Twitter can seem confusing at first, but it’s easy to use once you are used to it. As with Facebook, your aim is to attract followers and build an audience. One of the best ways to do this is to try to get your tweets re-tweeted. A re-tweet is basically the equivalent of a share on Facebook – more people will see it than just your own followers. Hopefully they may then start to follow you.
To get an account you need a username, often called a handle, which is your unique identifier on Twitter. It can be up to 14 characters, but the shorter the better as it eats into the 140 character tweet limit for anyone replying to one of your tweets. As I said earlier, the great thing about the platform is being able to target certain groups of users with hashtags, and target specific users with mentions. Hashtags seem to cause the most confusion to new users. Below is an example of mentions and hashtags in action.
The hashtag #stormhour is used on Twitter by a network of meteorologists, storm chasers and weather enthusiasts. Using that hashtag in a tweet will bring it to their attention, and they will often re-tweet any good weather related picture – potentially putting your picture in front of their 41,000 followers. Hashtags are also used for any trending topic on Twitter, or particular event. For example, typing #USelections2016 in a Twitter search will bring up tweets on that topic that contain that hashtag. So hashtags are basically a way of making a tweet easily searchable for anyone interested in a particular topic.
Mentions are a way of bringing your tweet to the attention of a specific user on the platform. In the screenshot example above, I’ve typed the username @oneplymouth, an account that promotes the city of Plymouth. They would get a notification of the mention, and will often re-tweet anything that they think would be of interest to their followers.
Just as with Facebook, when someone does interact with you (such as the reply in the tweet example above) make sure you respond!
Instagram are currently rolling out business accounts, but at the time of writing they have yet to reach the UK. So for now we have to use a normal personal account, but unlike Facebook, it’s fine to use your business name instead of your actual name, if you wish.
Like Twitter, Instagram makes use of hashtags. Unlike with Twitter though, research shows that in Instagram, the more hashtags used, the better the post performs. There is a limit of 30, and I wouldn’t suggest using that many all the time, but you can be very liberal with them! Avoid using very common words, such as #landscape. They are used so often, your post is unlikely to compete. As with Twitter, research hashtags and target you posts to your desired audience.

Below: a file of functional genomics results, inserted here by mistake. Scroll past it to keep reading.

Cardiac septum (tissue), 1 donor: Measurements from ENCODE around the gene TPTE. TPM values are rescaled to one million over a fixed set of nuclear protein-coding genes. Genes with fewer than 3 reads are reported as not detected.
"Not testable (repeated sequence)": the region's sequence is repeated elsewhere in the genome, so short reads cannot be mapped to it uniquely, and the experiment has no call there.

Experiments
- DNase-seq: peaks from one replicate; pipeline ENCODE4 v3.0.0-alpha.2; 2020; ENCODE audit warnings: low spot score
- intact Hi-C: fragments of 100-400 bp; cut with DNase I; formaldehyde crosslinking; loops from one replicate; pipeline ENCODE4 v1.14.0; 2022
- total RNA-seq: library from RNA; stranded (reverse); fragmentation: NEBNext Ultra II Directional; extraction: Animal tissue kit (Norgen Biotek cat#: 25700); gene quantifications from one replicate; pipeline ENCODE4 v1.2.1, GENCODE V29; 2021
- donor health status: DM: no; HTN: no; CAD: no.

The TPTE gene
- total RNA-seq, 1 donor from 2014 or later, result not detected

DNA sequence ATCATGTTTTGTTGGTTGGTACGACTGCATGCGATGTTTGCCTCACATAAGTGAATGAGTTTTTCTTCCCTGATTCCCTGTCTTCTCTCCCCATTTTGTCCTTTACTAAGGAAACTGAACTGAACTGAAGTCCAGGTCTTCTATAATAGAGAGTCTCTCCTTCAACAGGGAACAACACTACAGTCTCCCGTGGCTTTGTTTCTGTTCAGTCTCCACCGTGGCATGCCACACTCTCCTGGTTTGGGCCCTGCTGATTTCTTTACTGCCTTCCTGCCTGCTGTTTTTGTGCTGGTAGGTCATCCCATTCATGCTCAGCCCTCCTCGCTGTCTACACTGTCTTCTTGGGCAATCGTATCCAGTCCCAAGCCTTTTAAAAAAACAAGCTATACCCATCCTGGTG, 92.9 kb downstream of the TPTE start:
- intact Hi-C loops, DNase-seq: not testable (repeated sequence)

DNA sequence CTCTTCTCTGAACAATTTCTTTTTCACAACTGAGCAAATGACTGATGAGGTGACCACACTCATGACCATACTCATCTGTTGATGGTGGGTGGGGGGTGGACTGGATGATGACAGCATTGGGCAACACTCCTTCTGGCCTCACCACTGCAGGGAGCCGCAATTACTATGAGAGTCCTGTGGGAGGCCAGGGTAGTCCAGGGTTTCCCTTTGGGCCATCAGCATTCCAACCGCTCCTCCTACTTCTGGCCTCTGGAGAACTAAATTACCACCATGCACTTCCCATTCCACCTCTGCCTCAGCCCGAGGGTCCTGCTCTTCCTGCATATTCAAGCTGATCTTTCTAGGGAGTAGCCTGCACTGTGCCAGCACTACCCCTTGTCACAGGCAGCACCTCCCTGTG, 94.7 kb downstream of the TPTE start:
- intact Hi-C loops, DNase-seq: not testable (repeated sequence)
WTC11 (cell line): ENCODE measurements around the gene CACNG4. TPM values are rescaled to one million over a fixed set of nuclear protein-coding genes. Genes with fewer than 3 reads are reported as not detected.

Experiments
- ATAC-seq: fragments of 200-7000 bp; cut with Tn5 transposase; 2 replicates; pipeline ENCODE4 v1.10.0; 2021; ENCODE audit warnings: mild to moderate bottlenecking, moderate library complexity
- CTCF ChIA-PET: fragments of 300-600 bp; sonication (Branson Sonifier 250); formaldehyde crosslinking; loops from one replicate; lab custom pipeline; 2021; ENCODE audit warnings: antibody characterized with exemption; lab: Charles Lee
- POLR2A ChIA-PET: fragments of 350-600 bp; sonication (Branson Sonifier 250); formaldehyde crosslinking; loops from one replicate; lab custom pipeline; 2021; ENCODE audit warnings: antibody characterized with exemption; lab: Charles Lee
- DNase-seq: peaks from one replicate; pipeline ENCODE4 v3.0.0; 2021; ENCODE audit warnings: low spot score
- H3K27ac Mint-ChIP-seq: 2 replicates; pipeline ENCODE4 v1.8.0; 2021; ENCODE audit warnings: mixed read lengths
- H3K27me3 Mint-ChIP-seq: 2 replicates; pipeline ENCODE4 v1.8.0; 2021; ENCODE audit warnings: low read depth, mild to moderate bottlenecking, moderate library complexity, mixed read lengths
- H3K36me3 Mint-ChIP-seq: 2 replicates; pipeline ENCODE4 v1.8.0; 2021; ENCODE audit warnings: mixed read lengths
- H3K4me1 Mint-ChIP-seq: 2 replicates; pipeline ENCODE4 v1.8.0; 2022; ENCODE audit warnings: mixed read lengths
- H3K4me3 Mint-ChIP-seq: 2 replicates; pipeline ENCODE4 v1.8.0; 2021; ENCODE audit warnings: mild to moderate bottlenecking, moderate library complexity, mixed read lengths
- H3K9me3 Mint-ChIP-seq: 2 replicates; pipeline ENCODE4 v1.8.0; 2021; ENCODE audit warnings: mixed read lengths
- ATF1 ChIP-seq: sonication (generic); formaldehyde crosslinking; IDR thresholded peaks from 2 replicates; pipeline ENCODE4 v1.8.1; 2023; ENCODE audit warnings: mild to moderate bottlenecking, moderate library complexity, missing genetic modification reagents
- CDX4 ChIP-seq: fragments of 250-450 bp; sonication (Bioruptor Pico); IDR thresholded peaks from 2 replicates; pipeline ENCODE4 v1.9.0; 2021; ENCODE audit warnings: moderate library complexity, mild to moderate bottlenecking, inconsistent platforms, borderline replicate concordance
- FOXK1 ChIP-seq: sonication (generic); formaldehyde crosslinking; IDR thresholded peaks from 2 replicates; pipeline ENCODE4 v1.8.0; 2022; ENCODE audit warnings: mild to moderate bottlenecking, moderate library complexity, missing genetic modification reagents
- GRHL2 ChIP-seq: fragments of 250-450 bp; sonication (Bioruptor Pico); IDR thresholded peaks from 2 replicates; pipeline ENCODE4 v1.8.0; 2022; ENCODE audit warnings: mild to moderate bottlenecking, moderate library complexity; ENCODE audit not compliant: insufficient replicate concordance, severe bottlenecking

Instagram themselves actually have a great page which gets you started on using the platform. It’s directed at users of their new business accounts, but although these aren’t yet available in the UK, the advice is still relevant.
As Instagram is owned by Facebook, the two platforms are becoming more closely integrated. When business accounts do become available, you will need to link you Instagram account to a Facebook business page in order to take advantage of the new service.
Although seen as Google’s answer to Facebook, both platforms work in different ways. Instead of ‘Friends’ and ‘Follows’, Google+ has ‘Circles’. Adding someone to your Circles means that you will see the things they share, but they won’t see your content unless they add you back. One useful feature of Circles is that you can categorise them. So as a photographer, for example, you can put your workshop clients into one Circle, wedding clients in another, colleagues into another, etc. When you post content, you can then choose which Circle(s) to share it with. In reverse, Circles can act as a filter to select which Circles you want to see content from in your stream. This is particularly useful if you are connected to lots of other people, as it stops you being overwhelmed by too much content.